I recently spent a long weekend in NOLA with a couple friends. I had been there once before but it was only for 10 hours and some of that time was spent sleeping. This time me and my friends spent the weekend getting to know the city, learning about the music scene, and over-indulging in food and alcohol. It was cool.
We spent two nights staying at an AirBNB in the garden district, it was very nice. Corey, the host, was quite polite and only interrupted our slumber once in an attempt to engage us in some social drug use, we didn’t accept his advances. On our third night in New Orleans the three of us decided that we needed to save money and not pay for another night in the hazy AirBNB. So we spent over 20 hours tramping around the rumpus streets of New Orleans with bags and little sleep. We spent the day eating, watching football, exploring parks, watching football, and googling facts about Treme and the 7th ward in an attempt to understand of our surroundings. At night we walked around, dodging eye contact with local homeless youth (as to not be identified as one), and sitting at a nice little (under staffed) cafe in the French Quarter. Unfortunately for us the New Orleans cafe we stopped in was only open until 2am and our buses wouldn’t arrive until 9am. Upon gaining the knowledge that the cafe would close at 2am and we would have no where to go the panic set into my own heart.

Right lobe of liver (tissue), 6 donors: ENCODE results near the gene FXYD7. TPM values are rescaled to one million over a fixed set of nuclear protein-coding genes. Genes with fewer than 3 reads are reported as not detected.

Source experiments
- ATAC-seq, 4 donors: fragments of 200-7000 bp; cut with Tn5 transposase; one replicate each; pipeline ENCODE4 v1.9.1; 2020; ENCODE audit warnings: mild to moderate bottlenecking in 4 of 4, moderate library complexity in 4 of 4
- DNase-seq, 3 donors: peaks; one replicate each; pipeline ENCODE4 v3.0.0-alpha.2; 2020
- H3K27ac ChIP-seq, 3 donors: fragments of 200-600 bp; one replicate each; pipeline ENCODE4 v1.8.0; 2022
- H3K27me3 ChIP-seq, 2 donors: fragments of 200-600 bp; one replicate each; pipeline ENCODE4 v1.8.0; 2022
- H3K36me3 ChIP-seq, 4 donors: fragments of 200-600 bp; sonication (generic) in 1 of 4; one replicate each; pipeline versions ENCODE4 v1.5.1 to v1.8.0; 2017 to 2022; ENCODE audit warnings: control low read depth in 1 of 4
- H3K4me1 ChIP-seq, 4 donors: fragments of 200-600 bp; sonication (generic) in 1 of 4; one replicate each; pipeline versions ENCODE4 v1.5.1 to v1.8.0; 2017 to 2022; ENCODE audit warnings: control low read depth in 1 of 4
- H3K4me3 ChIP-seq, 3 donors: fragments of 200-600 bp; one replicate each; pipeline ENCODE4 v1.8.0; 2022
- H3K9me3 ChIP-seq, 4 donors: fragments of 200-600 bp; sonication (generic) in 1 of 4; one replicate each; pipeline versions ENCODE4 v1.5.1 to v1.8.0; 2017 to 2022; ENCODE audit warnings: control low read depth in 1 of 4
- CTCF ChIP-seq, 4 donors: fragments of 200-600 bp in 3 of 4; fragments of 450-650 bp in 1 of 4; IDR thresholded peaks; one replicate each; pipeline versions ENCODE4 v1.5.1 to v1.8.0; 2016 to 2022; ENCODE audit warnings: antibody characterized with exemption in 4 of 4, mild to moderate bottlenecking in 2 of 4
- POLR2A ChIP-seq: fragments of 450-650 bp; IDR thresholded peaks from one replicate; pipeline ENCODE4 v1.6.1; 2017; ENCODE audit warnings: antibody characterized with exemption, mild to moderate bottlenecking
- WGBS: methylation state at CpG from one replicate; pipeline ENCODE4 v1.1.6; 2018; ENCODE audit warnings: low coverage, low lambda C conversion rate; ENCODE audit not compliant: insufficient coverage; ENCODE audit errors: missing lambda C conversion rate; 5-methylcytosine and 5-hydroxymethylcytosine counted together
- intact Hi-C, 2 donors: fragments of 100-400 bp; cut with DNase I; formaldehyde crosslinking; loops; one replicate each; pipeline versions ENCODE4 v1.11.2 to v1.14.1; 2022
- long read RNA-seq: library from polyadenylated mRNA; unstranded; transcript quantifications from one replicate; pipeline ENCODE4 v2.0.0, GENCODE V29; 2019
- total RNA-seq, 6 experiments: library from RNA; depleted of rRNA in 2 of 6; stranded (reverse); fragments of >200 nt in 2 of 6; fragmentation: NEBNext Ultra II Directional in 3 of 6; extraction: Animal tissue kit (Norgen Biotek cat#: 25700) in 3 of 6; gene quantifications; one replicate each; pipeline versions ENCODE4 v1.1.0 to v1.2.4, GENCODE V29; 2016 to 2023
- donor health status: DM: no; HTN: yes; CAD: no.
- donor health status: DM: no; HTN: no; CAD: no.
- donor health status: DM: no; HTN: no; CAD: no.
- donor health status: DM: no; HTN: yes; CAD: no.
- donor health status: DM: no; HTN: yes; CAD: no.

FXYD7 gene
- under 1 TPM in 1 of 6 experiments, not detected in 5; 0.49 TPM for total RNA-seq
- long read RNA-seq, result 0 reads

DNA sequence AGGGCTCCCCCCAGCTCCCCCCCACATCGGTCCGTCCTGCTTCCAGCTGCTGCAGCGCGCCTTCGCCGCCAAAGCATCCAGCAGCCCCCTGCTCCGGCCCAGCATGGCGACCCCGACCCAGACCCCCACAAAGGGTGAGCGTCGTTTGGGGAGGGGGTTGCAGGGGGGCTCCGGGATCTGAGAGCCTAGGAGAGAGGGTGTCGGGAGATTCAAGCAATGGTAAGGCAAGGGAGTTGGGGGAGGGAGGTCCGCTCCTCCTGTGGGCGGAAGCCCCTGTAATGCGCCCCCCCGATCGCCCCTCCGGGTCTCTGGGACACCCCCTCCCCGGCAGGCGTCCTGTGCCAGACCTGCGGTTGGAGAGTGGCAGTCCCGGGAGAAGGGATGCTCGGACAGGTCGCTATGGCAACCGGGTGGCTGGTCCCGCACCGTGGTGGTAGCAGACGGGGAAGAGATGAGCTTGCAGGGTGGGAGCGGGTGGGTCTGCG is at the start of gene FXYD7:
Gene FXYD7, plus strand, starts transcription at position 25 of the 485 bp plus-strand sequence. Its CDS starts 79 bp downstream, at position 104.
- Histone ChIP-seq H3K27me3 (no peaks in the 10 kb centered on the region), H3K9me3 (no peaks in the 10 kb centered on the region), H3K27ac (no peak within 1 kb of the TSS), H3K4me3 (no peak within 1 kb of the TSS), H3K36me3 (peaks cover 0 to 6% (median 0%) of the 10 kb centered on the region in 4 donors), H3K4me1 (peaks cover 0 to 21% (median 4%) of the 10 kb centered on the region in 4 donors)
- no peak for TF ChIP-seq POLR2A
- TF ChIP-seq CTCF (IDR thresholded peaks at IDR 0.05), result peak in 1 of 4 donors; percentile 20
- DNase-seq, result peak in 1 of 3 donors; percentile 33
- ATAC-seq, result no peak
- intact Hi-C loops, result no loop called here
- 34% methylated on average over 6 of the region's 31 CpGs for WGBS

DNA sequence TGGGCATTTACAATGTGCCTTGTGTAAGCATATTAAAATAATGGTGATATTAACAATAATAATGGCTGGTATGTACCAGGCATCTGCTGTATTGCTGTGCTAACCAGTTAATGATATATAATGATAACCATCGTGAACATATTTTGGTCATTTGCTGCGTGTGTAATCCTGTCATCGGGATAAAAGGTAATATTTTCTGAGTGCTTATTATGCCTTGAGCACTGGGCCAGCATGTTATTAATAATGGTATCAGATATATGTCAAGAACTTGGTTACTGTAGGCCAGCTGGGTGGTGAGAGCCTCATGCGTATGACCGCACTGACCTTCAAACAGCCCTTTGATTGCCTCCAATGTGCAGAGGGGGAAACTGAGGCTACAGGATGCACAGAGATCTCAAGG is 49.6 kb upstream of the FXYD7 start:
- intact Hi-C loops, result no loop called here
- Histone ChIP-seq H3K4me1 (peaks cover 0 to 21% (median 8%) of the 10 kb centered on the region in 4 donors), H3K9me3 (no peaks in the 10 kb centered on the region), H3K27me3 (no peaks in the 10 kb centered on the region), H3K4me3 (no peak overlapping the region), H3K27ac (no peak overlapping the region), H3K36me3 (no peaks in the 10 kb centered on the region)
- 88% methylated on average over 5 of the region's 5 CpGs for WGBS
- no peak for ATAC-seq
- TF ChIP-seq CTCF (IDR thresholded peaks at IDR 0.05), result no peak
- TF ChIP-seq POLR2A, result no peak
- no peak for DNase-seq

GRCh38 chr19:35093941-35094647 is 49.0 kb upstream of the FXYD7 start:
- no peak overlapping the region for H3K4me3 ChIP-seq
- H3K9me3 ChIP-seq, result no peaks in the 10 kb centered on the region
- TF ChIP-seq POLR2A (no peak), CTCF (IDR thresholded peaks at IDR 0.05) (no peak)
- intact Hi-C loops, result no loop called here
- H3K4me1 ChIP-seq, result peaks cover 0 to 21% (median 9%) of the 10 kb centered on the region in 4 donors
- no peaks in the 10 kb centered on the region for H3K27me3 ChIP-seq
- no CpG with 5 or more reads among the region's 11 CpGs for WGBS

I was terrified to walk around NOLA with two lanky white males.
So, naturally, we found a Waffle House 2 miles away and walked there in pitch-blackness. We walked by one homeless clan that screamed at us, we walked by two older homeless (?) males whom potentially said “I’ll jump them and you can watch“, and watched several large animals crawl into sewers. When we finally made it to the Waffle House, rocks in our hands, fear in our hearts, and anger in our souls, we realized that New Orleans was not a city we could live in…
New Orleans faces many economical disparities, the people lack healthy resources, and citizens are still suffering from Hurricane Katrina; however, New Orleans is one of the most beautiful, and culturally fascinating cities I have ever visited. It is a must see.